3 Reviewing your performance and that of your library
As you have looked at so far in this session, evidence gathering is invaluable to instil confidence in the findings of your reports. This is especially true when it comes to your annual report and reviews of your performance. Having data and information to show as evidence for your areas of success and those which need improvement, ensures that you and your line manager can reflect on the previous year and, moving forward, shape your aims and objectives in accordance with the school’s policies. When considering your future goals, you should ensure that they are SMART: Specific, Measurable, Assignable, Realistic and Time-Related. Each goal must, therefore, be well defined and unambiguous (specific), have an indicator against which success can be judged (measurable), specify who will be responsible for achieving it (assignable), be achievable (realistic), and have a deadline or timescale (time-related).
When it comes to your annual report, an ability to demonstrate engagement with evidence gathering can support your claims and requests, equipping you with facts necessary to safeguard yourself against any possible criticism. Likewise, being able to substantiate your achievements will strengthen your position, demonstrate a level of strategic management and professionalism, and help both you and your line manager in your annual appraisal. These are just some of the ways you can use evidence gathering to review your performance and that of your library.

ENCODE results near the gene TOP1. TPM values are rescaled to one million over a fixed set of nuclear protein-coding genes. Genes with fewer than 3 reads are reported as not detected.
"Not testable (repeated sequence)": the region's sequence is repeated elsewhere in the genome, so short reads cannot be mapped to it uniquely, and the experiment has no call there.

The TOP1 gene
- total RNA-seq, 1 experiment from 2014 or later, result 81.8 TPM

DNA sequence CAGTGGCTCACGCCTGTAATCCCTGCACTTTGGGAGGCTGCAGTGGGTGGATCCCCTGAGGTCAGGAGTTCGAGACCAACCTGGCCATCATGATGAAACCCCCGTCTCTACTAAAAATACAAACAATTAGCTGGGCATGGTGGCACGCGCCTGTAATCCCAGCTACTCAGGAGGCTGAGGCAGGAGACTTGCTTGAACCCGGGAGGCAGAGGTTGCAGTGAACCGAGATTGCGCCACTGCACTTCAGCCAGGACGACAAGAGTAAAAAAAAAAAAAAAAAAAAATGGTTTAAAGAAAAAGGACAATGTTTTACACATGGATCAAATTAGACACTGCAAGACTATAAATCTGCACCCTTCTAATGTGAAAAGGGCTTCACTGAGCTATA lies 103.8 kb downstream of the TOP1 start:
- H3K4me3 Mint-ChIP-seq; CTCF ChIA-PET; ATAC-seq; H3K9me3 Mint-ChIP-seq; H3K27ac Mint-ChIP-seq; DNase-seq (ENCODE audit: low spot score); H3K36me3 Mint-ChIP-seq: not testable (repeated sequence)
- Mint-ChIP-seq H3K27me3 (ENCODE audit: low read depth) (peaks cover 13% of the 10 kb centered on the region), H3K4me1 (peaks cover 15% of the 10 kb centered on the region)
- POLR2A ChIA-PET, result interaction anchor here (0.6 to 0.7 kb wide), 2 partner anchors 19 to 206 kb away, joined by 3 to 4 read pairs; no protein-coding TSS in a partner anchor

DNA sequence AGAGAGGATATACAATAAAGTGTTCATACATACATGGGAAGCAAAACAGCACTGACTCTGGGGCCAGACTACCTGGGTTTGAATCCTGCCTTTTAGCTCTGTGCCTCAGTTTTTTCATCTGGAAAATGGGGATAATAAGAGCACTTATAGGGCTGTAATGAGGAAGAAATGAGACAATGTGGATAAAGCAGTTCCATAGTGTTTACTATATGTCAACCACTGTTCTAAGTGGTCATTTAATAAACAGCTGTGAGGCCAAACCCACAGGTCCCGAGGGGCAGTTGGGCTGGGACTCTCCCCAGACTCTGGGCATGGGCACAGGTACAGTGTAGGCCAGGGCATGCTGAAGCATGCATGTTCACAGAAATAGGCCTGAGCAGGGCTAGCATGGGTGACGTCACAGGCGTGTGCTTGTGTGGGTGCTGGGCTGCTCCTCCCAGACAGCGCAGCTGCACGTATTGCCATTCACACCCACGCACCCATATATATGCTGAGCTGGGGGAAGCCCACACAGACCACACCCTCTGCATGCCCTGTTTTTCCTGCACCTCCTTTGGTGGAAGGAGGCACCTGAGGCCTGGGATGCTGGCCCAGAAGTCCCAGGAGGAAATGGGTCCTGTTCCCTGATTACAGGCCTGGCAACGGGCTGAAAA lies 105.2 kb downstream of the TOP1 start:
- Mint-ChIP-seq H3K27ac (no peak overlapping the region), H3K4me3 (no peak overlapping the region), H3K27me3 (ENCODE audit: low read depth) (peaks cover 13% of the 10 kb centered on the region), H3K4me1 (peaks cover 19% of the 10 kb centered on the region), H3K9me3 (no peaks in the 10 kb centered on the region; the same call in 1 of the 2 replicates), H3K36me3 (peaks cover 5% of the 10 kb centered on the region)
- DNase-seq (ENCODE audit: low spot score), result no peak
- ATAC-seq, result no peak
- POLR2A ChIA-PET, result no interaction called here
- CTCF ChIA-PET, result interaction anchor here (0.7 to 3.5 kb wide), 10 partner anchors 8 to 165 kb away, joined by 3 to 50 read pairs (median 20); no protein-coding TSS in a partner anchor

Now watch Video 3 in which Sarah discusses the value of evidence in your annual report in more detail. After you have done this, think about how you’ve used evidence in the past when reviewing your library’s performance.
Provide two examples of how you’ve used evidence to evaluate your performance and identify new objectives.
Below is an example of how you might have used feedback and LMS data relating to school staff:
Using LMS data on staff borrowing statistics or feedback from teachers on the quality of your subject-specific resources can help you identify the extent to which your library is meeting colleagues’ needs. In turn, this information can help you identify areas for improvement and formulate a strategy for the future.